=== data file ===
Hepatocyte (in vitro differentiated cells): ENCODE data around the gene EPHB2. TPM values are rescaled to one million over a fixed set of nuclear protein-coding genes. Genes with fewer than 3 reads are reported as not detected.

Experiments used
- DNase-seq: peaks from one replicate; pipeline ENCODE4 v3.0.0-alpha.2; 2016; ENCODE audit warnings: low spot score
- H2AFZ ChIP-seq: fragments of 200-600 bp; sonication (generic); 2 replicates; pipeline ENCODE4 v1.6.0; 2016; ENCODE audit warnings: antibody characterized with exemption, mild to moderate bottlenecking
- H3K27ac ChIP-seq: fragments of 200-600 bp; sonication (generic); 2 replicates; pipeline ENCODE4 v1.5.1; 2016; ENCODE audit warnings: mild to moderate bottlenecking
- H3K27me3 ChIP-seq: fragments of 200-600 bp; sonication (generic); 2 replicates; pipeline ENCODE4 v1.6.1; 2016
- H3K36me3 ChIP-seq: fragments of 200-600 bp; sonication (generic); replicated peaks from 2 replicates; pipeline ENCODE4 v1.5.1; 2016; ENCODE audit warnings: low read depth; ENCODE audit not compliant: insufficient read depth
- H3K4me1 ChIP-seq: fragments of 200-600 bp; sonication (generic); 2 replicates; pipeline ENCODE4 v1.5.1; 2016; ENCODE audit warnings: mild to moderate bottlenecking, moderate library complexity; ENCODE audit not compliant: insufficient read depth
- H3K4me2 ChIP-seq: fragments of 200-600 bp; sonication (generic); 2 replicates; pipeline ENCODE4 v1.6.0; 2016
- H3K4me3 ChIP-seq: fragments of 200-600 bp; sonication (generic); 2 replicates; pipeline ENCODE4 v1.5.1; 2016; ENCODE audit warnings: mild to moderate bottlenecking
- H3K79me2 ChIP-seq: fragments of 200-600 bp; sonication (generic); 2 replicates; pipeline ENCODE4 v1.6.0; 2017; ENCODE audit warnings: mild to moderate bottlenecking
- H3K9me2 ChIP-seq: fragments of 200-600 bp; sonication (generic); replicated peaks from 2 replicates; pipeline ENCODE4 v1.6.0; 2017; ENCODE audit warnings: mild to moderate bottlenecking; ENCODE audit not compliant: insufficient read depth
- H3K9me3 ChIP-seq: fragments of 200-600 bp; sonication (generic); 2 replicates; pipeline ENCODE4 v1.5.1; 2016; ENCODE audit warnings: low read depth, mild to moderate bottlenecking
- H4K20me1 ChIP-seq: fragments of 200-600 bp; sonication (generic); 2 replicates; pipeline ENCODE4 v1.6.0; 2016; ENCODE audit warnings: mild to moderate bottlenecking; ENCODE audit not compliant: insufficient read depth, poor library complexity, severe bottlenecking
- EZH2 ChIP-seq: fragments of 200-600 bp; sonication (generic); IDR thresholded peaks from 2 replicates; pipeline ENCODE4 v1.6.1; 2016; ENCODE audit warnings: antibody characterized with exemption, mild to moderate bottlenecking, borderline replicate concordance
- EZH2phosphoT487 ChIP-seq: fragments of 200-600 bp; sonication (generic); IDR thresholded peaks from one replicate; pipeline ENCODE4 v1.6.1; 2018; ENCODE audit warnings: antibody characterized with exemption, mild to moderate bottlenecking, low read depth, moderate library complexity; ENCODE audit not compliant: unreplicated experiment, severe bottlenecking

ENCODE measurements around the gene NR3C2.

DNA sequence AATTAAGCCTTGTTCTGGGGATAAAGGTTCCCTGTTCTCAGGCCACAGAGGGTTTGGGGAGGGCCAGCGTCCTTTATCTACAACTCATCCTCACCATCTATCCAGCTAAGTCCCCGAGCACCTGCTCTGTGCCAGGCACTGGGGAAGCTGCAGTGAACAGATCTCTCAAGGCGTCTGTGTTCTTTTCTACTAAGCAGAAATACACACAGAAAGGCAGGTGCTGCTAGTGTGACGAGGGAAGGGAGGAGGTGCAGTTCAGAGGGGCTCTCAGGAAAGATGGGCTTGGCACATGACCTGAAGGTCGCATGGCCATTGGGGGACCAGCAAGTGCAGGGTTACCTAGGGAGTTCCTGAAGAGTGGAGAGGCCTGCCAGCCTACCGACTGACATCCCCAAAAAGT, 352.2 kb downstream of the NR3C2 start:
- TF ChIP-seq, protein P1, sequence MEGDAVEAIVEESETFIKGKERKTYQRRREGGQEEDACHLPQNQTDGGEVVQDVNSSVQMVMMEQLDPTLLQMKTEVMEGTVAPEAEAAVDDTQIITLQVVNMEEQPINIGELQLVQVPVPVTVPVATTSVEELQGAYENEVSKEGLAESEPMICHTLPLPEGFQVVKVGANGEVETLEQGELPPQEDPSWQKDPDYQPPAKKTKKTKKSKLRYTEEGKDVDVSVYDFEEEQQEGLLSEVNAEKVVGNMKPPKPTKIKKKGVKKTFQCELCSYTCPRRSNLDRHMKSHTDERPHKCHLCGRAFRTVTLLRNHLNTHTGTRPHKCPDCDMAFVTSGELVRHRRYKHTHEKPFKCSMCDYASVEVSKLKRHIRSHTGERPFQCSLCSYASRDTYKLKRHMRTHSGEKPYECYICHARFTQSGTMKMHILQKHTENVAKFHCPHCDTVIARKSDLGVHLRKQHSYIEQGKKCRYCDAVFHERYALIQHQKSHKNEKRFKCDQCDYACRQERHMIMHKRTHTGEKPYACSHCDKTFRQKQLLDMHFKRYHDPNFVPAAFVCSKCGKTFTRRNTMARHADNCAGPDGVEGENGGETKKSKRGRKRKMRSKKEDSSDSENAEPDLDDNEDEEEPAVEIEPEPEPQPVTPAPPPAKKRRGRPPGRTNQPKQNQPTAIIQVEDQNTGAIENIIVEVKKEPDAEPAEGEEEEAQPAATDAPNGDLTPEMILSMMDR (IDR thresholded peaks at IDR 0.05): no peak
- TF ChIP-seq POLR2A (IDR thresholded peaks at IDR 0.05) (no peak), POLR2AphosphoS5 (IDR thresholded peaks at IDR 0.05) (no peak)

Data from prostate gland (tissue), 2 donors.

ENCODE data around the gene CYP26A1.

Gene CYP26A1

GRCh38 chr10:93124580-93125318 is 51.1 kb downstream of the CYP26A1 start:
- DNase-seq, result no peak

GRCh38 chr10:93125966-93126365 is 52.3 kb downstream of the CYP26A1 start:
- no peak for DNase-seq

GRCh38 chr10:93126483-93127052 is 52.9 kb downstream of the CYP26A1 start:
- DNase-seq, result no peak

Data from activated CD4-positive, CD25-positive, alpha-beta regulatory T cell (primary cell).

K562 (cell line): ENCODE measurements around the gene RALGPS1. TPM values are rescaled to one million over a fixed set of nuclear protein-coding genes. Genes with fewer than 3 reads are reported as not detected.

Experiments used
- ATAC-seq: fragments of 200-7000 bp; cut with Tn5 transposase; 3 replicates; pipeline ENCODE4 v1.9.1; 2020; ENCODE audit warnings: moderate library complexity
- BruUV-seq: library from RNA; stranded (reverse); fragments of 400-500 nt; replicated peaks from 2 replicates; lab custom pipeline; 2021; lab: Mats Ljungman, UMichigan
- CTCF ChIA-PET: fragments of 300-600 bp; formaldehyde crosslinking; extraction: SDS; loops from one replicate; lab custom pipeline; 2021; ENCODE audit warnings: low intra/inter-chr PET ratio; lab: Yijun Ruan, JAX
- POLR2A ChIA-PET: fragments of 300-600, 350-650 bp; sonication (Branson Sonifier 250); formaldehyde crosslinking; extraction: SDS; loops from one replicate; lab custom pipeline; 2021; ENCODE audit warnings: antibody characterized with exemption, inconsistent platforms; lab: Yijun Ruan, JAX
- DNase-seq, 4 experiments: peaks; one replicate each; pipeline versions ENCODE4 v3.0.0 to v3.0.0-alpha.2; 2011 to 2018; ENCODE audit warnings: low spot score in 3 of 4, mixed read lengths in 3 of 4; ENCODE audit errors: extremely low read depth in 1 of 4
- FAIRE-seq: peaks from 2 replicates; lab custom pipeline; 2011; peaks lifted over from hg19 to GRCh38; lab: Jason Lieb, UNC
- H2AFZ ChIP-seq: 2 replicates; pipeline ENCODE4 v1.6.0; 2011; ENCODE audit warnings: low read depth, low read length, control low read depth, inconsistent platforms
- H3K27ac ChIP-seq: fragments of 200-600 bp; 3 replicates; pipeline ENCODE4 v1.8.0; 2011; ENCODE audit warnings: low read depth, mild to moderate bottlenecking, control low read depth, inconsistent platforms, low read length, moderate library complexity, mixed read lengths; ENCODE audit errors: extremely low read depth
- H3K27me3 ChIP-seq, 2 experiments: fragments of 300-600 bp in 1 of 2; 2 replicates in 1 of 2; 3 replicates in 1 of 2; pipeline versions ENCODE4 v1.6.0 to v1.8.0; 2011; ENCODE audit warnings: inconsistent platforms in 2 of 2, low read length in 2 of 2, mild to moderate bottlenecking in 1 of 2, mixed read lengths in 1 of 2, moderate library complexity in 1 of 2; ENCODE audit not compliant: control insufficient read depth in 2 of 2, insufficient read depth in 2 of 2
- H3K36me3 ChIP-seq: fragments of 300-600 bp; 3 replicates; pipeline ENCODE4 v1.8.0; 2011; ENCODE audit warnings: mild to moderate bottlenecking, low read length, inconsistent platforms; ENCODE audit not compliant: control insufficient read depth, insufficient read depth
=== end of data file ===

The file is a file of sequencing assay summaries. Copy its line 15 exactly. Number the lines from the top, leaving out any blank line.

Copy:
- EZH2 ChIP-seq: fragments of 200-600 bp; sonication (generic); IDR thresholded peaks from 2 replicates; pipeline ENCODE4 v1.6.1; 2016; ENCODE audit warnings: antibody characterized with exemption, mild to moderate bottlenecking, borderline replicate concordance